What to make of all this?  Sir Gawain and the Green Knight is a complex and enigmatic poem that has been variously interpreted.  My own view is that the tale is Gawain’s coming-of-age story told as a growth from naïve idealism to a mature idealism chastened by experience.  In the opening scene, the youthfulness of the entire court, including Arthur, is repeatedly stressed.  The impetuous clamor for adventurous masculine self-proving leads to the rash acceptance of the Green Knight’s wager.  What Gawain comes to learn is that heroic idealism, though real and admirable, operates in a fallen and corrupt world, and is itself imperfect and vulnerable to corruption. 

The poem begins and ends with a reference to the fall of Troy.  On one level this is a recounting of legendary history:  a Trojan diaspora after the city fell led to the founding of new societies in all directions, one of them being Britain, supposedly founded by a Trojan named Brutus.  But the Trojan war began with a fight among three goddesses over a golden apple, and the fall of Troy was regarded as a pagan analogue of the Biblical story of the fall of man through the agency of a woman tempted by an apple.   A catalogue late in the poem of other men undone by the wiles of a woman—Samson, David, Solomon—repeats a medieval and Renaissance commonplace.  To which the following stanza adds Merlin himself, from whom Morgan le Fay learned the arts of magic.  And we learn that Morgan le Fay has been behind all the games in which Gawain has been caught up.   The film makes her Gawain’s mother, but in the poem she is his aunt, appearing in Bertilak’s castle as an ugly woman who is the foil to Bertilak’s beautiful wife.  (The film retains this, but inexplicably).  Yet it is Morgan who sent the Green Knight—who is in fact no other than Bertilak enhanced by her magic—and for what reason?  “In the hope that Queen Guinevere might be shocked to her grave.”  Gawain has been a pawn in a game played by two women of power.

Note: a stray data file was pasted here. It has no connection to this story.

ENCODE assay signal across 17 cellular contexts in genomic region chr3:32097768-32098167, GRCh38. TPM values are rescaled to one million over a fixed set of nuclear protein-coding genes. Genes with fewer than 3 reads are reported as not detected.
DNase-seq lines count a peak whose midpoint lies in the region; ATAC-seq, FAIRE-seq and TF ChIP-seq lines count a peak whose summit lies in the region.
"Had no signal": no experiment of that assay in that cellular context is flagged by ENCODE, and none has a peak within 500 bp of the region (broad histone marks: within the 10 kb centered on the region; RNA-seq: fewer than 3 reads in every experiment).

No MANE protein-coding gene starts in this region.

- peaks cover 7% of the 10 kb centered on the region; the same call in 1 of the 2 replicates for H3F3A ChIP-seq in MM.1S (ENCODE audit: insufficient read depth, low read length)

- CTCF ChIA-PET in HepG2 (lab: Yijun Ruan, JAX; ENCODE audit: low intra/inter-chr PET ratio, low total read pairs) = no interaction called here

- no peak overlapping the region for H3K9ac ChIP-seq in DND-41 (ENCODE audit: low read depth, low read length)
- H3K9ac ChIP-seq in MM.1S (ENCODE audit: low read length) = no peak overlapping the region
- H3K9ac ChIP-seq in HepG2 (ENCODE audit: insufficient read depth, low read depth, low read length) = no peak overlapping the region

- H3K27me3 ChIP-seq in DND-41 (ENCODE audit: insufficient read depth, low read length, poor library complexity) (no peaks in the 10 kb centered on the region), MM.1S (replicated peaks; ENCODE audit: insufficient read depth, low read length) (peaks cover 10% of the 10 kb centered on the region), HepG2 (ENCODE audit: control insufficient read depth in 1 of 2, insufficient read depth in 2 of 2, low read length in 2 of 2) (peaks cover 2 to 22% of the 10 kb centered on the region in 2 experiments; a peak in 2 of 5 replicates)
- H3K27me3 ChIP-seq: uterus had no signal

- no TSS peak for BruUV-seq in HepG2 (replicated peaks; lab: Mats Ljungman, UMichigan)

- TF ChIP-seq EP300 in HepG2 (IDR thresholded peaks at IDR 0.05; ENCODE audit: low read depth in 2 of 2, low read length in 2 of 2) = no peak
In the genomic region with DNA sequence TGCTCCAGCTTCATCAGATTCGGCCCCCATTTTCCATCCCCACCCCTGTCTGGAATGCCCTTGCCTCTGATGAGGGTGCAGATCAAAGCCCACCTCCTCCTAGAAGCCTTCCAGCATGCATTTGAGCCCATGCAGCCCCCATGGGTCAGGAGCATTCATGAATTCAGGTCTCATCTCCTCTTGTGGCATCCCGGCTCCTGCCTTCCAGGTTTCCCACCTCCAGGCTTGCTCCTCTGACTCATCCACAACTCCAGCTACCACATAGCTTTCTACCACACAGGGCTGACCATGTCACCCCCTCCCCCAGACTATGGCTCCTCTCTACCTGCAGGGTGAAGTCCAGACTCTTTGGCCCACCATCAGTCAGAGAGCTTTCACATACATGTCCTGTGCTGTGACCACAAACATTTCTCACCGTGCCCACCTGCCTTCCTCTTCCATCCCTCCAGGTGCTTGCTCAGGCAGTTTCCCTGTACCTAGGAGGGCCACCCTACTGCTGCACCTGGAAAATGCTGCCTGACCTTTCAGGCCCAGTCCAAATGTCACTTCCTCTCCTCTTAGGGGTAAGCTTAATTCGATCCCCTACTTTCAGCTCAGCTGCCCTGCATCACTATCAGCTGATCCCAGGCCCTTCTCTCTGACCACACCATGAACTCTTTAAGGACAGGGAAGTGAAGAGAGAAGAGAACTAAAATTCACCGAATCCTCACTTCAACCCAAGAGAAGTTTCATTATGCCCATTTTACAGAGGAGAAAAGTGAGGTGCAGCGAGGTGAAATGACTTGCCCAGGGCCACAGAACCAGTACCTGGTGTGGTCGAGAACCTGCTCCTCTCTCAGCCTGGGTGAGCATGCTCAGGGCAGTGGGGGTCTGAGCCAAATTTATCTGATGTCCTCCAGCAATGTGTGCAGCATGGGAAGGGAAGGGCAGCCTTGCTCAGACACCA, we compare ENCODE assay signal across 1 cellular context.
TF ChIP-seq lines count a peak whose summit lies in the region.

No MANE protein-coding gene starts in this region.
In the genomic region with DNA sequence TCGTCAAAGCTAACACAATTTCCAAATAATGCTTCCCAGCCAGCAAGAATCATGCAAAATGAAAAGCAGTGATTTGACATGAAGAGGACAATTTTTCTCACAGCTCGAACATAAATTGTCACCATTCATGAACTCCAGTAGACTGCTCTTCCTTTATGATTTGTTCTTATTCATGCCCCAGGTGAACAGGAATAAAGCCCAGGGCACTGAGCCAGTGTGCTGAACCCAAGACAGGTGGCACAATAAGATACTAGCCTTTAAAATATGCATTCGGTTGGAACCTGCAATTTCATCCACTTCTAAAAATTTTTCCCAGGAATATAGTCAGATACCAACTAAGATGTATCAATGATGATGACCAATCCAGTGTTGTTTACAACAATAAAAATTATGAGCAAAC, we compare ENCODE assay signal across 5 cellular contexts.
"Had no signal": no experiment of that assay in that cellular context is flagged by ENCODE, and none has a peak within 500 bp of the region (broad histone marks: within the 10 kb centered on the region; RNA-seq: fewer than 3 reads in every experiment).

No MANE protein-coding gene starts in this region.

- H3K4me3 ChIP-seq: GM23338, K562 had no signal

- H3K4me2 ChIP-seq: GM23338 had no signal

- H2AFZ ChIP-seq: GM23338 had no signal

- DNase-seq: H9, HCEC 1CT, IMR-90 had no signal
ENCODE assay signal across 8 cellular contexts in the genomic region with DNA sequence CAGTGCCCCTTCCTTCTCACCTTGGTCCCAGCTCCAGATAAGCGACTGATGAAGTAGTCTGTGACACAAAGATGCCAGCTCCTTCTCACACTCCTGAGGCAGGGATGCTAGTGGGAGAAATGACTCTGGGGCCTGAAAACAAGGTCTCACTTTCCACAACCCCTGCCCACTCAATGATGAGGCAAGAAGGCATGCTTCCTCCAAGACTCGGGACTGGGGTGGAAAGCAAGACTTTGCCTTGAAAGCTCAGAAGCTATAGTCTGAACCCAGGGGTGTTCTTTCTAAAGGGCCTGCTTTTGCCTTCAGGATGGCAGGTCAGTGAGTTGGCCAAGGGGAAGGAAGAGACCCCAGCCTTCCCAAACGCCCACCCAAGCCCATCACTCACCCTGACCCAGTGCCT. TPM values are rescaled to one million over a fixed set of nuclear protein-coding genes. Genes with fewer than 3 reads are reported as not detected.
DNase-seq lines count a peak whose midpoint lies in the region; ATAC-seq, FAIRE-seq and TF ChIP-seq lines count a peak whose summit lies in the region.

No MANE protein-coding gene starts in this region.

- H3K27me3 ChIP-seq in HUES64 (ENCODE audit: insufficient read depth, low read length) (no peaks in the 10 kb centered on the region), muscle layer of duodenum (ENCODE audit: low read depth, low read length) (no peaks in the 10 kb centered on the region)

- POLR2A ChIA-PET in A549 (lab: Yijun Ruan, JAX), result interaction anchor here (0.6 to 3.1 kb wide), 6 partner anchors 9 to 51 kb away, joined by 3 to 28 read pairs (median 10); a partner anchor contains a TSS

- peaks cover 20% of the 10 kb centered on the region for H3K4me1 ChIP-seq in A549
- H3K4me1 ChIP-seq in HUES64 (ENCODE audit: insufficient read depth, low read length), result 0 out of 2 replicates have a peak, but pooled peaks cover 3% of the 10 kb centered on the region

The round table was instituted to defend civilization against external threats, human and otherwise.  Arthur’s knights battle evil kings and magicians, and also the various dragons and other monsters that represent the forces of a fallen and partly corrupted nature.  But Troy fell from within, not only through the adultery of Paris and Helen but by the agency of a “traitor” obscurely referred to in Sir Gawain’s opening lines, possibly a man named Antenor who unlocked the gates and let in the Greeks.  And Arthur’s idealistic vision will be undone by the adultery of his queen and the machinations of his half-sister.  Nor is civilization better maintained in the provinces.  Female manipulation within Bertilak’s castle is matched by male violence outside it:  Bertilak’s hunting is described as a horrible slaughter whose gruesome details go on for pages.  But, as Yeats says in a poem rather stupidly praising the aristocracy, “All’s accustomed, ceremonious”:  if it’s done with exquisite taste and good manners, it can’t be evil.   It’s all just a game:  the excuse of the elite everywhere in all times.  All told, human history is a cyclical repetition of the Fall symbolized by the medieval image of the Wheel of Fortune, cleverly incorporated into the film as a revolving backdrop of a puppet theatre telling the story of Gawain.  Fallen nature is also a cycle:  the Green Knight is clearly meant to evoke a Celtic dying-and-reviving nature spirit—hence his Swamp Thing appearance in the film—even if he is really just a human being magicked up by Morgan le Fay.